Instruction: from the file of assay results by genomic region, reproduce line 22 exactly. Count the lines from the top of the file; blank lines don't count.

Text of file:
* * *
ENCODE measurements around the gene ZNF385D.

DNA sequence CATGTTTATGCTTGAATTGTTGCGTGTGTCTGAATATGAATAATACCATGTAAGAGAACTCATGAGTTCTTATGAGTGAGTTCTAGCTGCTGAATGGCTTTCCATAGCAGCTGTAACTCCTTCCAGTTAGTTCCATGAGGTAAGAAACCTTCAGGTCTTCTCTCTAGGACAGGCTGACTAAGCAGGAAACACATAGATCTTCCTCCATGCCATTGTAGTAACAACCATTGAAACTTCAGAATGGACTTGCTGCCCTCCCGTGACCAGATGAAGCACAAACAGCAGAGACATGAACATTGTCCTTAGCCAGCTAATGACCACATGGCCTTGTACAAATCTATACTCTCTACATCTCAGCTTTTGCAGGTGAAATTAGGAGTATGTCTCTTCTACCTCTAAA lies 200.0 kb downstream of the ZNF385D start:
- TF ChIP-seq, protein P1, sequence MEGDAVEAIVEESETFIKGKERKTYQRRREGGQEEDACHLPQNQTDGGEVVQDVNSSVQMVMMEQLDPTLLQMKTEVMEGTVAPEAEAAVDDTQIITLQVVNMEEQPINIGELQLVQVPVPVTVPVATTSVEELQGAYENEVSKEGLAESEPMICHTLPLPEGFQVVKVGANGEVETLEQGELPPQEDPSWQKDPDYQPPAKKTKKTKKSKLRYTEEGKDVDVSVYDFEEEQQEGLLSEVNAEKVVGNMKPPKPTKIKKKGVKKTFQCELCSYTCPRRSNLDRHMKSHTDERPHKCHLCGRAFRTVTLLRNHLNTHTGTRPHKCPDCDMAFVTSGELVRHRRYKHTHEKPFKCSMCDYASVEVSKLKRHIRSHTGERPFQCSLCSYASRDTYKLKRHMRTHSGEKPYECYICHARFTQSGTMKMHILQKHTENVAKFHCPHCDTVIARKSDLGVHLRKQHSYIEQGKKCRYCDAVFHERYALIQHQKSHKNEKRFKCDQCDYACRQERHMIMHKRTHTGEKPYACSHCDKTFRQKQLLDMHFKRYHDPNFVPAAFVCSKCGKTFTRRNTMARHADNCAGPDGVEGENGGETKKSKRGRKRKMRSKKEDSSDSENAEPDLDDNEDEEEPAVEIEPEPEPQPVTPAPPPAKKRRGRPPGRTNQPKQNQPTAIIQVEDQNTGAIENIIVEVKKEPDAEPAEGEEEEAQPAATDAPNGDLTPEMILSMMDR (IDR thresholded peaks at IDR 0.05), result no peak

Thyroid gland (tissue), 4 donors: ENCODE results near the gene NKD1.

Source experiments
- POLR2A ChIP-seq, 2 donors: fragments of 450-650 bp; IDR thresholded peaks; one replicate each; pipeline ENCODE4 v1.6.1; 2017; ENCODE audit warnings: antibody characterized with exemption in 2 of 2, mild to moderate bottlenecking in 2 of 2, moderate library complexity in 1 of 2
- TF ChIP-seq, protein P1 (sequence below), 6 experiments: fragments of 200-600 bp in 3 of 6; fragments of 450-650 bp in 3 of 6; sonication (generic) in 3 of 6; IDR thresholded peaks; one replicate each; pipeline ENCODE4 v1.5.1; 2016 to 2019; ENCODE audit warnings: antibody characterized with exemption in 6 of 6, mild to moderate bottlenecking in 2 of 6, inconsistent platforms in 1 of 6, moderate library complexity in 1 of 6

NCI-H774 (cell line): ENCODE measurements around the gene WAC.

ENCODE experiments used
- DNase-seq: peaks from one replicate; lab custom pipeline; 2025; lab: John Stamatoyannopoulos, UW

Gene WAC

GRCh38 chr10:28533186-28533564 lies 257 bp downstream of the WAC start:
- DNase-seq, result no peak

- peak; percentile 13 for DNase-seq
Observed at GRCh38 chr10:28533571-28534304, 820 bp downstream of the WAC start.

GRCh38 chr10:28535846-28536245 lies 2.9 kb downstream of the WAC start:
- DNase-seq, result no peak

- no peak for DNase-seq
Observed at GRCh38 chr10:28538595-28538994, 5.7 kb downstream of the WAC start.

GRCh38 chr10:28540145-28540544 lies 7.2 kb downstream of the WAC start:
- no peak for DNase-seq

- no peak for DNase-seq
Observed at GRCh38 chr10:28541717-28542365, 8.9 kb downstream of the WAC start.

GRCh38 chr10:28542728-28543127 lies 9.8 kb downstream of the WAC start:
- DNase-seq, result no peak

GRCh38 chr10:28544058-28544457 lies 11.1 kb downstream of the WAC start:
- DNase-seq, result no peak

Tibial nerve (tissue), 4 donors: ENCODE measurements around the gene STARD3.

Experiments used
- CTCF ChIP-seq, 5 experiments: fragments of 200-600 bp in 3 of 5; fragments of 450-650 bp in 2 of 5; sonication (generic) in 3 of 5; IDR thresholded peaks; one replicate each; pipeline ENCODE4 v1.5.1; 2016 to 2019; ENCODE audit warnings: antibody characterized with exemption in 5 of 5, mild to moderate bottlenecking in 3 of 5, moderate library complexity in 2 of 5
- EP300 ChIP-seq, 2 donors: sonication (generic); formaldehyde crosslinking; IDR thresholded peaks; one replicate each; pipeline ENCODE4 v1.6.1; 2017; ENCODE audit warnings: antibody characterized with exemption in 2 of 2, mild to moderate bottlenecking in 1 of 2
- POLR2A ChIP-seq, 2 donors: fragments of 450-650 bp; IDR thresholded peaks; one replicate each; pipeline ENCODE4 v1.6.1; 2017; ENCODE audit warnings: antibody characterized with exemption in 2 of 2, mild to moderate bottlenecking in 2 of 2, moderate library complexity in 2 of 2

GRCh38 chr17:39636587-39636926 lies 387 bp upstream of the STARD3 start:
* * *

- no peak for DNase-seq